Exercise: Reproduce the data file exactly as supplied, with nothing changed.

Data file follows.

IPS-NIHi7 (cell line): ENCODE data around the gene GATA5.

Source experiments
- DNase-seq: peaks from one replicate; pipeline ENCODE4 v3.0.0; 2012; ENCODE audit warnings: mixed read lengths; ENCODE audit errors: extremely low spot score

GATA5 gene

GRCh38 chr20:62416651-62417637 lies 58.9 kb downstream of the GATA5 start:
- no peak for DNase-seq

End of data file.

IPS-NIHi7 (cell line): ENCODE data around the gene GATA5.

Source experiments
- DNase-seq: peaks from one replicate; pipeline ENCODE4 v3.0.0; 2012; ENCODE audit warnings: mixed read lengths; ENCODE audit errors: extremely low spot score

GATA5 gene

GRCh38 chr20:62416651-62417637 lies 58.9 kb downstream of the GATA5 start:
- no peak for DNase-seq